St Laurence is a Grade 2* Parish Church dating from the 12th, 13th and 15th centuries, with significant restorations in 1633 and the late 1800s. Notable features include:
- C19 rafter roof
- Jacobean panelling and pulpit
- Fine Hunky Punks on the exterior on the north side
- Norman Font
- C15 Pew ends
- Fine early C20 Karl Parsons stained glass windows
- Significant medieval wall painting on reveal of north window in chancel
- In chancel late C19 painted censing angels either side of seated Christ and also late C19 stencilling and painted foliage on roof.
- Monument to Sir John Newton (died 1568) now in south porch, formerly in church, re-erected 1883. Renaissance style.
Guided Video Tour of the Church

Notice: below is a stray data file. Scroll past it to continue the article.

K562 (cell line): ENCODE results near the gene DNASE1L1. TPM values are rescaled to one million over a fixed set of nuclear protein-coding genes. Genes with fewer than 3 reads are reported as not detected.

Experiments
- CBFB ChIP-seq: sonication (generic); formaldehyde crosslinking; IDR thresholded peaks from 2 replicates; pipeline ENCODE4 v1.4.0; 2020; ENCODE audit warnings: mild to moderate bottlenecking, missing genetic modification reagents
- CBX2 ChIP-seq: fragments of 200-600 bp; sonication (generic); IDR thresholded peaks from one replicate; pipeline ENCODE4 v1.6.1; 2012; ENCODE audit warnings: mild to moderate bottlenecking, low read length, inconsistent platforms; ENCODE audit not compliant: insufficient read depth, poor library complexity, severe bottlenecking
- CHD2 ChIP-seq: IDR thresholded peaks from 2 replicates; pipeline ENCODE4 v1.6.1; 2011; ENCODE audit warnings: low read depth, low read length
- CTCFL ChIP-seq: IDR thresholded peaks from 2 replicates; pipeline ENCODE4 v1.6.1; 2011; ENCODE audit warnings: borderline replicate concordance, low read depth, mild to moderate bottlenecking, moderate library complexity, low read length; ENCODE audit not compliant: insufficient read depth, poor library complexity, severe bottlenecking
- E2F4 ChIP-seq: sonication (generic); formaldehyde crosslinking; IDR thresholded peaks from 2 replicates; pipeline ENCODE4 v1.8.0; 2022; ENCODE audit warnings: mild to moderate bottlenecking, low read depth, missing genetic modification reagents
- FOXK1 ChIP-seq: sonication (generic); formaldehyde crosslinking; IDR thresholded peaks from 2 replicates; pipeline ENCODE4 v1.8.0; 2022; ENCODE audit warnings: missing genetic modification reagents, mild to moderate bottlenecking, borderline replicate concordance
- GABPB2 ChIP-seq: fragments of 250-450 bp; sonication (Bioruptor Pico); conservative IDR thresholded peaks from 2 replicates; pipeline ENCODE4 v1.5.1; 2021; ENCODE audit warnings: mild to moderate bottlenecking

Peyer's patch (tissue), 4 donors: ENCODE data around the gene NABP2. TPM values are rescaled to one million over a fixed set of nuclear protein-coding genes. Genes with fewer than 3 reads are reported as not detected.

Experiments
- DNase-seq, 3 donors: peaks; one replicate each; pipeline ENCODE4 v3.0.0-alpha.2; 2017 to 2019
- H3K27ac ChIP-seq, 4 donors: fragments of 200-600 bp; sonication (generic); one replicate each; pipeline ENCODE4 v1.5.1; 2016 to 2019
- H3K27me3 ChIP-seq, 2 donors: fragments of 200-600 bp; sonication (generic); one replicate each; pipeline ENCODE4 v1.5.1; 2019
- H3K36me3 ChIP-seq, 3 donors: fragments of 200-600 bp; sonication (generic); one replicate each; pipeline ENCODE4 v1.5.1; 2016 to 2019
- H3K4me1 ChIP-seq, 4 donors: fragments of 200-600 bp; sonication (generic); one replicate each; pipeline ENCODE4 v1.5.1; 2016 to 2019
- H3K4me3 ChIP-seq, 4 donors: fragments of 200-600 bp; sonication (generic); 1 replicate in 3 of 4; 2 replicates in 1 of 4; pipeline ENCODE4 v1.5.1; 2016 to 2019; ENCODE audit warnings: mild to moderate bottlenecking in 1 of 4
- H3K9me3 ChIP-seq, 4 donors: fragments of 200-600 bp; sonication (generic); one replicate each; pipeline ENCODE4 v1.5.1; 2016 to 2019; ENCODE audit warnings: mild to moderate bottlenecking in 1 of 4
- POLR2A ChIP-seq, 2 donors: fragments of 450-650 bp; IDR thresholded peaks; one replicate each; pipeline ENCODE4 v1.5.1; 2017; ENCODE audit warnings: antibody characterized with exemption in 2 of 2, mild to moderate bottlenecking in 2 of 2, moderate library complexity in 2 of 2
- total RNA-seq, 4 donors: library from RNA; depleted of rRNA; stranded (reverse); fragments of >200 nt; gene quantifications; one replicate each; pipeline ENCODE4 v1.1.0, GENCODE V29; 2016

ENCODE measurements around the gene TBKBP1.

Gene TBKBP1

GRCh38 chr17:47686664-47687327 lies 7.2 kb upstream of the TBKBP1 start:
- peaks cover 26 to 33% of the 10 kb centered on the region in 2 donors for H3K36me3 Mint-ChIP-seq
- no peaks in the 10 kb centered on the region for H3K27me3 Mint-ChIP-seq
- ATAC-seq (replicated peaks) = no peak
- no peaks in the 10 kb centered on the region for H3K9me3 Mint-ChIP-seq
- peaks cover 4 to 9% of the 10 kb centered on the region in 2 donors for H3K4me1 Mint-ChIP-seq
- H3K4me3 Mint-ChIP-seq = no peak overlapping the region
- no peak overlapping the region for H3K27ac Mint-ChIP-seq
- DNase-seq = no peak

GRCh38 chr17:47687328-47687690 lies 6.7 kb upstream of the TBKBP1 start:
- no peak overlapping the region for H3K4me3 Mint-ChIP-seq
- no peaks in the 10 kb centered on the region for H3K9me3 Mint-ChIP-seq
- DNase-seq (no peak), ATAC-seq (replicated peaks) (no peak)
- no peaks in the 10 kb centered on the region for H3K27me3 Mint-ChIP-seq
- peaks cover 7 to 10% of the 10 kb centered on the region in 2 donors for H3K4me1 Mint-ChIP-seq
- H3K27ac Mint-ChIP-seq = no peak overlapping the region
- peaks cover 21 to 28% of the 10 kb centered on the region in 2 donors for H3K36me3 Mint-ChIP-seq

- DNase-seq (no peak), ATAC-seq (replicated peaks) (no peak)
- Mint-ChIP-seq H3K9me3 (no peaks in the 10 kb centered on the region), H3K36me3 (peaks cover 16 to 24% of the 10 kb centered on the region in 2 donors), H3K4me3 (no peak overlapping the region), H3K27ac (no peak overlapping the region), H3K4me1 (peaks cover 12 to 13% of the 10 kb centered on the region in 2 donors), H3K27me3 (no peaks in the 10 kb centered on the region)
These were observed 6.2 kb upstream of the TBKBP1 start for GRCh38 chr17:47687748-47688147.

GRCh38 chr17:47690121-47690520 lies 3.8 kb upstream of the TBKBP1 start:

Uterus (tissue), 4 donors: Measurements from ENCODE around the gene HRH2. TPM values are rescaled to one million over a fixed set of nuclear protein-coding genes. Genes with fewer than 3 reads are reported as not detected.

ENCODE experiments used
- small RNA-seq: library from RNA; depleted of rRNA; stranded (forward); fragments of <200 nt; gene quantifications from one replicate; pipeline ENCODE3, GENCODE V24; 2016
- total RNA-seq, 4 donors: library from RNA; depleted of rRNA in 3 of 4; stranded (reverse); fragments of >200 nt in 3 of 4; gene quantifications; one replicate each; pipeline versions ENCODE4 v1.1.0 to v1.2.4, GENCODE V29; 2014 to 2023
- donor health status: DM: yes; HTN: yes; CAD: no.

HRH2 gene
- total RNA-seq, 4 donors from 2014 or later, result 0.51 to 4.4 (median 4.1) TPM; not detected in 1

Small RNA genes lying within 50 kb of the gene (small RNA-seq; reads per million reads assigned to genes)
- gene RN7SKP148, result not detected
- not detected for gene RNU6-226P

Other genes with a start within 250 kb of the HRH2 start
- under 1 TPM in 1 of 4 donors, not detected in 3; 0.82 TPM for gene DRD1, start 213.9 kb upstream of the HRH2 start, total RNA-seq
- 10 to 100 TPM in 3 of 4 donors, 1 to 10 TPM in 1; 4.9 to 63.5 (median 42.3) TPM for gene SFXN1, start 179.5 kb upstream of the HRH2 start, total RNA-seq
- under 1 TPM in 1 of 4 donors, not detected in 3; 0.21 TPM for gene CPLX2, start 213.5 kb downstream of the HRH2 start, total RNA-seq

Wild Country Lane Studios. ©2016 Harptrees History Society
Video: About the Karl Parsons Window
A wonderful feature of St Laurence’s is the stained glass window, created by master craftsman Karl Parsons, as a memorial to the fallen of the First World War. It features St Laurence, St George, and St Agnes, with beautiful cameos below. This recording shows an illustrated talk about the window and its maker, from Peter Cormack, a noted scholar of 19th and 20th century British and American stained glass, William Morris and the Arts and Crafts movement.
Click here to download a Statement of Significance prepared by our Heritage Assessor Kevin Brown.
Click here for a document about the Newton monument, written and researched by Gill Hogarth.
You can also read the full Pevesner description of the building at historicengland.org.uk